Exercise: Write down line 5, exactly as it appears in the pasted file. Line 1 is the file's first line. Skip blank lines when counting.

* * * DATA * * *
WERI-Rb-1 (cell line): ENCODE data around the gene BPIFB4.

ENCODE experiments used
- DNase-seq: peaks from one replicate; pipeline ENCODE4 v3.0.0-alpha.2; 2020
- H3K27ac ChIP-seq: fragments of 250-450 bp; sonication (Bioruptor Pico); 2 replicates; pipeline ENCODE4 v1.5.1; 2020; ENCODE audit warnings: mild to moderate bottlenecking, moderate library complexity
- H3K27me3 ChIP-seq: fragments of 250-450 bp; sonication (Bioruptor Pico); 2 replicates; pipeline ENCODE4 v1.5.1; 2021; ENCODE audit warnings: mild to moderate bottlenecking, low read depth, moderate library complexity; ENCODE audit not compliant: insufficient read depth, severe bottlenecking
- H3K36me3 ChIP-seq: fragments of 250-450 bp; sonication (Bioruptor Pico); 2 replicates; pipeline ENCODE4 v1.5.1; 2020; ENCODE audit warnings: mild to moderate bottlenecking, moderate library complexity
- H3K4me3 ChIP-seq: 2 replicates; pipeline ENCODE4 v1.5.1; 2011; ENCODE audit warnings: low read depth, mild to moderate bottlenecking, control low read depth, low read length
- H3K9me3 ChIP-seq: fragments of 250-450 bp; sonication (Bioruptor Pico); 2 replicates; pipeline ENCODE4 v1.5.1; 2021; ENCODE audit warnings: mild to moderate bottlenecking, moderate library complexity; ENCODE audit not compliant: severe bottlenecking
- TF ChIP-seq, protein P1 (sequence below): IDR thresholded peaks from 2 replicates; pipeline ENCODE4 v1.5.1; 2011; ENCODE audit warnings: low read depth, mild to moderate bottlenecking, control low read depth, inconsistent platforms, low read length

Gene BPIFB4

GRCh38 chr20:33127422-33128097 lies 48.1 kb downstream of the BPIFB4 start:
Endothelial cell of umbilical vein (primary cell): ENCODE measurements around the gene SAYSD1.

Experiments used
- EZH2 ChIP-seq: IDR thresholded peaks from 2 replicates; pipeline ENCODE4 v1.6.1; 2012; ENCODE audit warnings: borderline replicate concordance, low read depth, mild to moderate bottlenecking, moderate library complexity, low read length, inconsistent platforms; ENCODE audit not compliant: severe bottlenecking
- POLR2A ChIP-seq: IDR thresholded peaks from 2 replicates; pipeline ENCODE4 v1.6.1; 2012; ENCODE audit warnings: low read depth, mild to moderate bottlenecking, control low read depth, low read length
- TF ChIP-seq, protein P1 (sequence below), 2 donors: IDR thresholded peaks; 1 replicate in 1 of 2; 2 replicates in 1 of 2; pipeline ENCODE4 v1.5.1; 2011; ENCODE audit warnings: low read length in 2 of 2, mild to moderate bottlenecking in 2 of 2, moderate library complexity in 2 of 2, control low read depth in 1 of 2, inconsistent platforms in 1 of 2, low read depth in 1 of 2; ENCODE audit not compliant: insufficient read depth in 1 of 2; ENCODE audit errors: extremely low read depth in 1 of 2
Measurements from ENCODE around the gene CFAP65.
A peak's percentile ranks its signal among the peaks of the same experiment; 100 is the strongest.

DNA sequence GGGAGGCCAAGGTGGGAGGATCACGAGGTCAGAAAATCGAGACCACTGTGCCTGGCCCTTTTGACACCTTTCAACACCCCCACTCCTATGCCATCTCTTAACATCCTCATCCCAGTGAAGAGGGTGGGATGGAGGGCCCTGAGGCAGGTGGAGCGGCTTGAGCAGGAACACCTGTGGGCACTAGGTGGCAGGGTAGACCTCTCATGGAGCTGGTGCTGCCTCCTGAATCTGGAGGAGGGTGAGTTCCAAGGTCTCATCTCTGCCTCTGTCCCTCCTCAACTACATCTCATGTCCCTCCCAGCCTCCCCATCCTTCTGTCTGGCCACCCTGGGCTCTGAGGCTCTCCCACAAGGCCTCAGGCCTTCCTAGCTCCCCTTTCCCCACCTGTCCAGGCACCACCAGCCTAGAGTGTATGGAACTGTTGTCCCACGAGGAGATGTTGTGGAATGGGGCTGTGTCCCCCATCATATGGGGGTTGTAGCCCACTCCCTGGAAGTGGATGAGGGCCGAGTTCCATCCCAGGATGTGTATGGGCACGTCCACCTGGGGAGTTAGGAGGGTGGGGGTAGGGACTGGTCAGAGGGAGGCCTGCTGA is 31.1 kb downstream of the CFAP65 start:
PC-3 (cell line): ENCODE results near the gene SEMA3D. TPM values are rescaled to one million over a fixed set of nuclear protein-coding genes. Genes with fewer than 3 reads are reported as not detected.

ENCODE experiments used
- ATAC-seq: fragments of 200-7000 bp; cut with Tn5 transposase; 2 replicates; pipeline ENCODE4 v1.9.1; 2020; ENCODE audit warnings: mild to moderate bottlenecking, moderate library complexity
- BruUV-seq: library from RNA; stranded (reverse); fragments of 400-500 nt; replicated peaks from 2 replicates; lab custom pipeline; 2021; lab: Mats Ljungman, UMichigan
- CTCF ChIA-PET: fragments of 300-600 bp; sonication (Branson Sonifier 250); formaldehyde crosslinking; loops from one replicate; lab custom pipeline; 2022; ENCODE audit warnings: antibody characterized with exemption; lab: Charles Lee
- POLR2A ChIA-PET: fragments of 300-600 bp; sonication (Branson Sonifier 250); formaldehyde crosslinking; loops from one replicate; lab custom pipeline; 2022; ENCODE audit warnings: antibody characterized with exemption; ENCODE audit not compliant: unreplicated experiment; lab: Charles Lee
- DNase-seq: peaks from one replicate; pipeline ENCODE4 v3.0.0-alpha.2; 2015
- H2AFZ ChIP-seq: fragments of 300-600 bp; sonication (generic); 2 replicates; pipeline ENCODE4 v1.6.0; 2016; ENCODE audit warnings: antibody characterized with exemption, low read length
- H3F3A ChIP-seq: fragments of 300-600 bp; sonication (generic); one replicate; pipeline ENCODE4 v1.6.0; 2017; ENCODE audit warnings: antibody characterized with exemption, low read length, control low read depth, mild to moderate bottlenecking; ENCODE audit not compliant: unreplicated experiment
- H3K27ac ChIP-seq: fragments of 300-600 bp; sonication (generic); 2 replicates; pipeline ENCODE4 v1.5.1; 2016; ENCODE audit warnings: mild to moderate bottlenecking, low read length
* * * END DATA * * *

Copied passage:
- H3K27me3 ChIP-seq: fragments of 250-450 bp; sonication (Bioruptor Pico); 2 replicates; pipeline ENCODE4 v1.5.1; 2021; ENCODE audit warnings: mild to moderate bottlenecking, low read depth, moderate library complexity; ENCODE audit not compliant: insufficient read depth, severe bottlenecking